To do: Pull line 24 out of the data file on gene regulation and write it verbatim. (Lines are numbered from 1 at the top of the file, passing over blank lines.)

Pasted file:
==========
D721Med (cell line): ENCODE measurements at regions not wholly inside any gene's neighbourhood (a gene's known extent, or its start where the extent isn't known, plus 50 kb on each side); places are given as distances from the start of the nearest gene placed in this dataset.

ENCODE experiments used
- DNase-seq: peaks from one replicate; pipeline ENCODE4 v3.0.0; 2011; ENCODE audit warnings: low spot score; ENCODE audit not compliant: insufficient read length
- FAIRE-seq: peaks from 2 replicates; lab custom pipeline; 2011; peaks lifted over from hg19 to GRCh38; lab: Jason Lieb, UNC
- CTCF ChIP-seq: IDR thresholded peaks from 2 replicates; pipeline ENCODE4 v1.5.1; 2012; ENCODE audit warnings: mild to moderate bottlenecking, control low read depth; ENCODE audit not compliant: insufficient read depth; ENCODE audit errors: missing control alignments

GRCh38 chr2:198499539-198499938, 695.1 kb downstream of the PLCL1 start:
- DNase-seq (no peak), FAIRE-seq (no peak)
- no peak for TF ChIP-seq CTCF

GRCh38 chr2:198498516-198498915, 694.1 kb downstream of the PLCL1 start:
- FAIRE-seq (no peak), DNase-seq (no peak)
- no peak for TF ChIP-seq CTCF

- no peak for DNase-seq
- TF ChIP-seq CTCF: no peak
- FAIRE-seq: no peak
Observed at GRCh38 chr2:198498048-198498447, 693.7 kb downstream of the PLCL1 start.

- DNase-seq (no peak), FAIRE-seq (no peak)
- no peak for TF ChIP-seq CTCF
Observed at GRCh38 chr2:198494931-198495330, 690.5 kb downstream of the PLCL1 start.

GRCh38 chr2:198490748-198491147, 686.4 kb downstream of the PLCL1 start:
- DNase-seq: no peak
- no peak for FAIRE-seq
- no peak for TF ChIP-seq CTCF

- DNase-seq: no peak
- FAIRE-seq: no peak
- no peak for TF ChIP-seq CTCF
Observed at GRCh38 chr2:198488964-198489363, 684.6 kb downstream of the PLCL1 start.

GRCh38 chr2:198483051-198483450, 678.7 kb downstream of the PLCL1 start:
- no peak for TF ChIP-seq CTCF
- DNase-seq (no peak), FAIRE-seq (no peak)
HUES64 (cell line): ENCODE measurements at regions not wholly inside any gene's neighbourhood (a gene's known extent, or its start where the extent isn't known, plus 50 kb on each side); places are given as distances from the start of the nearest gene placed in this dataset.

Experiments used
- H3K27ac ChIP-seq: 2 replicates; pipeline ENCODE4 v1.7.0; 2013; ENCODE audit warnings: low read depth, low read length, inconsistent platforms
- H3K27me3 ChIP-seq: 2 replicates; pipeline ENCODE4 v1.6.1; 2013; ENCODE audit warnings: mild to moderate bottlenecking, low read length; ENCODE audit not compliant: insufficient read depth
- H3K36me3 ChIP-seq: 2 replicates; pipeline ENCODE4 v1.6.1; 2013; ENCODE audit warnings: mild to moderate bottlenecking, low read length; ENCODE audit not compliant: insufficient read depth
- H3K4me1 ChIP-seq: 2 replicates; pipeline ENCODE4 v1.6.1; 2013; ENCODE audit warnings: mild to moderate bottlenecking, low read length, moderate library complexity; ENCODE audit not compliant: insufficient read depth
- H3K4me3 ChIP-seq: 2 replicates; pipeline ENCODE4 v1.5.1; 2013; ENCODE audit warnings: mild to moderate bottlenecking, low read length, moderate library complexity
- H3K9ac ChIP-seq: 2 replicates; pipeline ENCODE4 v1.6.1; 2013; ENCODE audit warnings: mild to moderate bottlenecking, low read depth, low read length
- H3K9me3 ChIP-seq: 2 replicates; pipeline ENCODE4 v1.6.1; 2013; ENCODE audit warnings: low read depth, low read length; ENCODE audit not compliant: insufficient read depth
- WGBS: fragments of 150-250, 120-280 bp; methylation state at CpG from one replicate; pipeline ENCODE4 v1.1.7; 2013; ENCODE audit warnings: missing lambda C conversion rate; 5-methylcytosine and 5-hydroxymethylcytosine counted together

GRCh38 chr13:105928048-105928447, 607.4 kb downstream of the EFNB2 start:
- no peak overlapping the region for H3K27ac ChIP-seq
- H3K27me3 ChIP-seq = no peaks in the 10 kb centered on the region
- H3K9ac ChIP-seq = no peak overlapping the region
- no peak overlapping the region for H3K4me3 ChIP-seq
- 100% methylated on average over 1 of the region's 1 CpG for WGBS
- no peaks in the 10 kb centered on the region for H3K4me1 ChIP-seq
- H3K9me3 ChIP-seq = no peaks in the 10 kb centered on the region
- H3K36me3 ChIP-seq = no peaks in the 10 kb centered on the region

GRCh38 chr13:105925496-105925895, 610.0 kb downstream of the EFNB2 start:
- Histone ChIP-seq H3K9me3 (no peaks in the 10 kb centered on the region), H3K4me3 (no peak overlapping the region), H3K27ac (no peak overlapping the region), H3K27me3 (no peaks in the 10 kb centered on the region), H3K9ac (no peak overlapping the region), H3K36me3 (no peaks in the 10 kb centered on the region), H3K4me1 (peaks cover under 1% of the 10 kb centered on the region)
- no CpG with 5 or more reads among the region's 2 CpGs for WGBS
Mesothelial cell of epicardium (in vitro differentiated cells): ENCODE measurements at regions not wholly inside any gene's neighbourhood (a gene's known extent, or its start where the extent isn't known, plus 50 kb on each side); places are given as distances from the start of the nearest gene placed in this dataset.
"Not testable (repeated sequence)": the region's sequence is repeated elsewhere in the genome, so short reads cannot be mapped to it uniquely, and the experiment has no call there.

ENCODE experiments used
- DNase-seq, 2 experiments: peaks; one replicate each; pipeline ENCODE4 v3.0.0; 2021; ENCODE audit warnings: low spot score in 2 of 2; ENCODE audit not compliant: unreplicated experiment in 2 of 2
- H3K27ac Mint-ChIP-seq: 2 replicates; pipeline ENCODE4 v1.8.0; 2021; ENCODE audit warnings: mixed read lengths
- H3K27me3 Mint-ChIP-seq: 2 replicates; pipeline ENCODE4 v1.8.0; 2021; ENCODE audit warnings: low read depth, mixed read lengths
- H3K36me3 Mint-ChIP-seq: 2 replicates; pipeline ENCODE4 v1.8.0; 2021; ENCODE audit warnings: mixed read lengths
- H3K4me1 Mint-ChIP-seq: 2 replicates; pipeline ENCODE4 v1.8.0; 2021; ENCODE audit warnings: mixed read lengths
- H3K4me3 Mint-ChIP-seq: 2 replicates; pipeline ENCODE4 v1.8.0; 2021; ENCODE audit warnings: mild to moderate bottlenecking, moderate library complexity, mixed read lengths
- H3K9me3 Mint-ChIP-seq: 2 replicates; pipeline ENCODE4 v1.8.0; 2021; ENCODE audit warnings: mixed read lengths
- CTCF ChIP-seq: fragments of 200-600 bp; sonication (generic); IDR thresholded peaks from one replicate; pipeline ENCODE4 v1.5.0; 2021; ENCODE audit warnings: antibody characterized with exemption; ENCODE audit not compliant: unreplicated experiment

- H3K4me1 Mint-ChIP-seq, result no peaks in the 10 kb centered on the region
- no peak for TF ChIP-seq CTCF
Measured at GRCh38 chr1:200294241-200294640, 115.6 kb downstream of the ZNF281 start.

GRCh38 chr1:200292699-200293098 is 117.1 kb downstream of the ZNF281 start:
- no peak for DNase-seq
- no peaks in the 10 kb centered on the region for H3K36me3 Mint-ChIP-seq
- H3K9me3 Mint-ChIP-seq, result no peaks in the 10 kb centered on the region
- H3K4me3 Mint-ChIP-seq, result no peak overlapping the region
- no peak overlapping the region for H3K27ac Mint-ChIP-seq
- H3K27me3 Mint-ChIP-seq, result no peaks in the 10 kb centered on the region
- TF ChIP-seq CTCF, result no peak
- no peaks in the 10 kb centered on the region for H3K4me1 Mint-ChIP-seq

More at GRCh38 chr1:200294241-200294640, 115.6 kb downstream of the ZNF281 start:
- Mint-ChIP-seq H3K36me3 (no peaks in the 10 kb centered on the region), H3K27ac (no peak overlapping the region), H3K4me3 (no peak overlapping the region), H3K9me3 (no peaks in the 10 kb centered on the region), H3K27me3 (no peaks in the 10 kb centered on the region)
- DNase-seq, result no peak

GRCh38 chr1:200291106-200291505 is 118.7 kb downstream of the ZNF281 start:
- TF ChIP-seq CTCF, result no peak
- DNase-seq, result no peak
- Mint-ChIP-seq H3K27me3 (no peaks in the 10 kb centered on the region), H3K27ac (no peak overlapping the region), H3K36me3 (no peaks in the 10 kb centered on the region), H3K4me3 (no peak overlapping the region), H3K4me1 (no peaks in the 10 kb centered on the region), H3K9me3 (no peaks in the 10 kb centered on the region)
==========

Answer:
- FAIRE-seq: no peak